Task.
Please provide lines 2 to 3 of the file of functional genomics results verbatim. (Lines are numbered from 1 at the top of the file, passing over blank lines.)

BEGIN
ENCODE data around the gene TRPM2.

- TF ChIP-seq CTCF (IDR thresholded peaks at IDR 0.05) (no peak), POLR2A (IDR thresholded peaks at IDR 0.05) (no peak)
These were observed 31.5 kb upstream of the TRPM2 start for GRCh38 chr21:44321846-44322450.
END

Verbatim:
- TF ChIP-seq CTCF (IDR thresholded peaks at IDR 0.05) (no peak), POLR2A (IDR thresholded peaks at IDR 0.05) (no peak)
These were observed 31.5 kb upstream of the TRPM2 start for GRCh38 chr21:44321846-44322450.